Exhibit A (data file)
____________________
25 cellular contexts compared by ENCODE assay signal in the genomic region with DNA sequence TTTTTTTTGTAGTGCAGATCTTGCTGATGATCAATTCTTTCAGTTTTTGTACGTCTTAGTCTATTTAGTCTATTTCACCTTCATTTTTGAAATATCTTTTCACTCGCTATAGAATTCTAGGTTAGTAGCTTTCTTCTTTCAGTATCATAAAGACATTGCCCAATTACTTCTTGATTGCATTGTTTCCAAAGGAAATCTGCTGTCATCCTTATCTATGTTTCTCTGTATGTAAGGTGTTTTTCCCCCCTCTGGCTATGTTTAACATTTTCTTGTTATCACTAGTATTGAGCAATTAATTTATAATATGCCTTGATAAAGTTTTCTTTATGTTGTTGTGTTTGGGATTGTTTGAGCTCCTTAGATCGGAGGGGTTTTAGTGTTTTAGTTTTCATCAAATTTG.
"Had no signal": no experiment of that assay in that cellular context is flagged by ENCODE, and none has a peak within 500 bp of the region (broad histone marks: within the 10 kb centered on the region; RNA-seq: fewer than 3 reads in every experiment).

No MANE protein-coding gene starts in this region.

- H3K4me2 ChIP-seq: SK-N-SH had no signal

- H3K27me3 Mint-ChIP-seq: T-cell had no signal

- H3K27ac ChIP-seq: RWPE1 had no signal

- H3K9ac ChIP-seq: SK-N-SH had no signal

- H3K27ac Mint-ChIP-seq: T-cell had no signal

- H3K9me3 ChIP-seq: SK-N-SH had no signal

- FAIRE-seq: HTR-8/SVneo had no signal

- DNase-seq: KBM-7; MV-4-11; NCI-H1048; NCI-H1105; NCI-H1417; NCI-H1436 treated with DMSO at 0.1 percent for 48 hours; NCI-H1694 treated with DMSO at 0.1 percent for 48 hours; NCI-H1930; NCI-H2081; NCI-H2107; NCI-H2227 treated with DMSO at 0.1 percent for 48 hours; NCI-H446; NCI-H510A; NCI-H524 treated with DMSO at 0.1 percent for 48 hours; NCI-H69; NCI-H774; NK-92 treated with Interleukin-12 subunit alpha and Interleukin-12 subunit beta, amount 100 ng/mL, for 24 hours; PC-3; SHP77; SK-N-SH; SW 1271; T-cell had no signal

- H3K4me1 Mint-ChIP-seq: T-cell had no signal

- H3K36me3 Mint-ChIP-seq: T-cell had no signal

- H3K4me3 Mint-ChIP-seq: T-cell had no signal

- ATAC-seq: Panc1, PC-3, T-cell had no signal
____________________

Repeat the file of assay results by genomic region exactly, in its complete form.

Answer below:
25 cellular contexts compared by ENCODE assay signal in the genomic region with DNA sequence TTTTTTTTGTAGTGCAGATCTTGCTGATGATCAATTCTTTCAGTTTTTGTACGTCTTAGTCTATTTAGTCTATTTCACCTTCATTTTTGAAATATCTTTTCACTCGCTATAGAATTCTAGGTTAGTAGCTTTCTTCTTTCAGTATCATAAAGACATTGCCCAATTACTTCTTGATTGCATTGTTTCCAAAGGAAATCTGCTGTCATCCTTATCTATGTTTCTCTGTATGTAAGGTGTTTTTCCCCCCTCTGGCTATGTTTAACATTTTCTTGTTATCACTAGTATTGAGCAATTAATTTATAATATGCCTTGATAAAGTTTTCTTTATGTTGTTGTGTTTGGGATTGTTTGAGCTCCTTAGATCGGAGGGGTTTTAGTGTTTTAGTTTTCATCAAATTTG.
"Had no signal": no experiment of that assay in that cellular context is flagged by ENCODE, and none has a peak within 500 bp of the region (broad histone marks: within the 10 kb centered on the region; RNA-seq: fewer than 3 reads in every experiment).

No MANE protein-coding gene starts in this region.

- H3K4me2 ChIP-seq: SK-N-SH had no signal

- H3K27me3 Mint-ChIP-seq: T-cell had no signal

- H3K27ac ChIP-seq: RWPE1 had no signal

- H3K9ac ChIP-seq: SK-N-SH had no signal

- H3K27ac Mint-ChIP-seq: T-cell had no signal

- H3K9me3 ChIP-seq: SK-N-SH had no signal

- FAIRE-seq: HTR-8/SVneo had no signal

- DNase-seq: KBM-7; MV-4-11; NCI-H1048; NCI-H1105; NCI-H1417; NCI-H1436 treated with DMSO at 0.1 percent for 48 hours; NCI-H1694 treated with DMSO at 0.1 percent for 48 hours; NCI-H1930; NCI-H2081; NCI-H2107; NCI-H2227 treated with DMSO at 0.1 percent for 48 hours; NCI-H446; NCI-H510A; NCI-H524 treated with DMSO at 0.1 percent for 48 hours; NCI-H69; NCI-H774; NK-92 treated with Interleukin-12 subunit alpha and Interleukin-12 subunit beta, amount 100 ng/mL, for 24 hours; PC-3; SHP77; SK-N-SH; SW 1271; T-cell had no signal

- H3K4me1 Mint-ChIP-seq: T-cell had no signal

- H3K36me3 Mint-ChIP-seq: T-cell had no signal

- H3K4me3 Mint-ChIP-seq: T-cell had no signal

- ATAC-seq: Panc1, PC-3, T-cell had no signal